If you celebrated the 25th anniversary of Teenage Mutant Ninja Turtles II: The Secret of the Ooze this week by watching it and its predecessor back-to-back, you probably noticed a startling discrepancy of the sort adults see whenever they watch movies or cartoons from their childhood. Except for Donatello, who brandishes a traditional staff called a bō, none of the turtles use their designated weapons against their opponents. That’s, from all evidence, because parents and others reacted so strongly to Teenage Mutant Ninja Turtles‘ violence the previous year. And because the filmmakers wanted children, their target demographic, to fill seats again for the sequel, they toned down Secret of the Ooze.
Sure enough, Leonardo’s katanas and Raphael’s sais only leave their slings to serve as threatening decorations. As for Michelangelo’s nunchucks, they generally stay at his side — except when he replaces them with sausage links in the opening scene for comedic effect. All of the second movie’s major action sequences feature hand-to-hand combat, but even these battles take the form of extended conversations rife with one-liners and the occasional escape plan.
In the summer of 1990, months after the first film was released in theaters, the Los Angeles Times published an article about concerned doctors and parents who didn’t think young children should be exposed to the turtles. Kids were becoming so infatuated with — and eager to imitate — the animated TV series and the live-action movie that daycare centers were banning or limiting all things Teenage Mutant Ninja Turtles. Or as child-care provider Mary Alvidrez put it:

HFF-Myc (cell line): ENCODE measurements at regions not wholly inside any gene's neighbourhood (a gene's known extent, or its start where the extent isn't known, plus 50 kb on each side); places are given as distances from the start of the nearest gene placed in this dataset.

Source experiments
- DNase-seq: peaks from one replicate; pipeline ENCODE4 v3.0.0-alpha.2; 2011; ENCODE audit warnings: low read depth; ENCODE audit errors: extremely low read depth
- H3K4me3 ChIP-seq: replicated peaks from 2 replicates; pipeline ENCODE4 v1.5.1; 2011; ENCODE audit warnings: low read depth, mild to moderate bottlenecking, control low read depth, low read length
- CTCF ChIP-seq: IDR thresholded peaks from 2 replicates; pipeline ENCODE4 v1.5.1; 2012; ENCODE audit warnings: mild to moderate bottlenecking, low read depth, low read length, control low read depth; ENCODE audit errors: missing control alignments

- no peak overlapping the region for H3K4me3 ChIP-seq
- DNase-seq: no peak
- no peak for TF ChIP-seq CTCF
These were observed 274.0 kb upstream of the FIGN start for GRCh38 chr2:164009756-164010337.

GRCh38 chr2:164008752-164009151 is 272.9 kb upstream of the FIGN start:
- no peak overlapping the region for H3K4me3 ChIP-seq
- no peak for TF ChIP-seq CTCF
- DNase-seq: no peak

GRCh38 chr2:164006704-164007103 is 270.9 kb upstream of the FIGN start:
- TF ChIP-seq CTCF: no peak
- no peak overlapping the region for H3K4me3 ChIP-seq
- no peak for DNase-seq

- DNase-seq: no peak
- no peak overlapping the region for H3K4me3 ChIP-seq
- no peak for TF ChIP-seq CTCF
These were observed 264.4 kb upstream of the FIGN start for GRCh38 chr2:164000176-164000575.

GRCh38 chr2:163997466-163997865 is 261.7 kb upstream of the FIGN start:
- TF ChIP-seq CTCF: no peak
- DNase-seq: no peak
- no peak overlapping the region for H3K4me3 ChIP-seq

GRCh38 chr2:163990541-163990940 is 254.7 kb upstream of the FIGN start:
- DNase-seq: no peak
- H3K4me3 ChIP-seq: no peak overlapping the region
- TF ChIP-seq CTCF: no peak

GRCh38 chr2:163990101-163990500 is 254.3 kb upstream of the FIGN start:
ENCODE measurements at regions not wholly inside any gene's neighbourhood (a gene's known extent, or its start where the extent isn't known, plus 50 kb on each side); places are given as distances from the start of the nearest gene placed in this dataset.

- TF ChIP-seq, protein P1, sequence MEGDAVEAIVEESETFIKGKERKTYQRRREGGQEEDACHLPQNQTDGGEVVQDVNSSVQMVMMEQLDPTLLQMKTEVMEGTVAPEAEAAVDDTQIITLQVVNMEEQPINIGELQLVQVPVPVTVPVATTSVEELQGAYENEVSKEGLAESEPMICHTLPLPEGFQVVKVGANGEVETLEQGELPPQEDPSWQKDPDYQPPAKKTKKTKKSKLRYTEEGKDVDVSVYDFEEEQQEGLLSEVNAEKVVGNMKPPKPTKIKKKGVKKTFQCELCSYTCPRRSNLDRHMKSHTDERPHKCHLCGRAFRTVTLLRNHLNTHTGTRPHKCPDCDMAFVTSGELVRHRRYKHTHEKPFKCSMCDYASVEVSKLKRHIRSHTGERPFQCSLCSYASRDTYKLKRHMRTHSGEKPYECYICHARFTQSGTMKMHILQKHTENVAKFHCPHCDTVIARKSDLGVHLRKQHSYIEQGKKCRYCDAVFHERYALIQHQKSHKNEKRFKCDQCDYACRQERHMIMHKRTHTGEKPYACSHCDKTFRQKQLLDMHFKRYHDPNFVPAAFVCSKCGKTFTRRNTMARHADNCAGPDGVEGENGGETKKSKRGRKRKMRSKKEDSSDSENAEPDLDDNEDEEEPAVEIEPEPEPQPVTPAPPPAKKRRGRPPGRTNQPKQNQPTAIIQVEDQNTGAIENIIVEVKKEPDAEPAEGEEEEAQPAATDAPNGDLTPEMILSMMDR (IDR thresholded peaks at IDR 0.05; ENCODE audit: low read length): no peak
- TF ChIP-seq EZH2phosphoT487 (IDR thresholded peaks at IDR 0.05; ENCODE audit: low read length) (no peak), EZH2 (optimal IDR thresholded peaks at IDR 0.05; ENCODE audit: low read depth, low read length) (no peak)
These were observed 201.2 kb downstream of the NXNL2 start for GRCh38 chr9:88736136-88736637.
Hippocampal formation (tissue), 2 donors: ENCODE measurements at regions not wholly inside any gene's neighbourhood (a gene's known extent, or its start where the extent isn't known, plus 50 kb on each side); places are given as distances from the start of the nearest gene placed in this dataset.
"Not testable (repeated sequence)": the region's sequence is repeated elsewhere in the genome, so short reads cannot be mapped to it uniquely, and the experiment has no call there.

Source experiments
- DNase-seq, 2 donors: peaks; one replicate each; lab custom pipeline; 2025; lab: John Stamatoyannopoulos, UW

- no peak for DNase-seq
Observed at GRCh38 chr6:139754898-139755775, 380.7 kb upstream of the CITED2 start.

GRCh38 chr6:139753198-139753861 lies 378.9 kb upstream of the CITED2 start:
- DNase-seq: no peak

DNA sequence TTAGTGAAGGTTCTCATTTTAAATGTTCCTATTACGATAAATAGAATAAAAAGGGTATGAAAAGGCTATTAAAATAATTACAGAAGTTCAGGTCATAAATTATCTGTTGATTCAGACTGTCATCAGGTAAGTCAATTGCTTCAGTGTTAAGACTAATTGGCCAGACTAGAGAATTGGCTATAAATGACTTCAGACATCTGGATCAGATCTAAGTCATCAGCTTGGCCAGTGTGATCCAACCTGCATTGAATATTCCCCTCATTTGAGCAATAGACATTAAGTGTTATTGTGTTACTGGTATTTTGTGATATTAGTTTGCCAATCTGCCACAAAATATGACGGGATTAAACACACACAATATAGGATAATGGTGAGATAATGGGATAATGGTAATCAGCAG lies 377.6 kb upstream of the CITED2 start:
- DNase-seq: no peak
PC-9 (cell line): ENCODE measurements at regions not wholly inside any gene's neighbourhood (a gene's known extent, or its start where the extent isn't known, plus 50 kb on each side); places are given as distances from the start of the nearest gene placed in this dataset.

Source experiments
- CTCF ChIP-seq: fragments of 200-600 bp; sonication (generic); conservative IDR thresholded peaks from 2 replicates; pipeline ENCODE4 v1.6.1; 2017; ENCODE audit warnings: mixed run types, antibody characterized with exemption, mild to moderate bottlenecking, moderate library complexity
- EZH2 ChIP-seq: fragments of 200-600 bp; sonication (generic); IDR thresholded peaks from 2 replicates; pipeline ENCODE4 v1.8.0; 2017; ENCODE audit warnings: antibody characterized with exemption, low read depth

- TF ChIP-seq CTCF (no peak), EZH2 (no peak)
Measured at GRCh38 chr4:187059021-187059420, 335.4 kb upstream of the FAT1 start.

“We’re saying goodbye to the Turtles,” she recently announced to her 12 charges. “No more Turtle T-shirts or toys; no more words like ‘cowabunga (a Turtle favorite).’ Turtles are fine at home, but not at Mary’s.”
In an interview, Mary Alvidrez, a West Los Angeles child-care provider, said: “My decision was based on the children’s actions, the way they were playing. They would play Turtles and imitate them. They got a little carried away. The older kids would do karate on the younger ones. They were very much into fantasy play.”
Clinicians like psychiatrist-to-the-stars Carole Lieberman, whose expertise came up more recently in discussions of video game violence, agreed with the daycare bans at the time. “Kids become more violent in reaction to the Turtles,” she told the Times. “It gets other kids more riled up and play turns more aggressive.” In other words, the violent behaviors of children that caregivers, doctors and parents were witnessing were due to their “reaction” to the fantasy characters.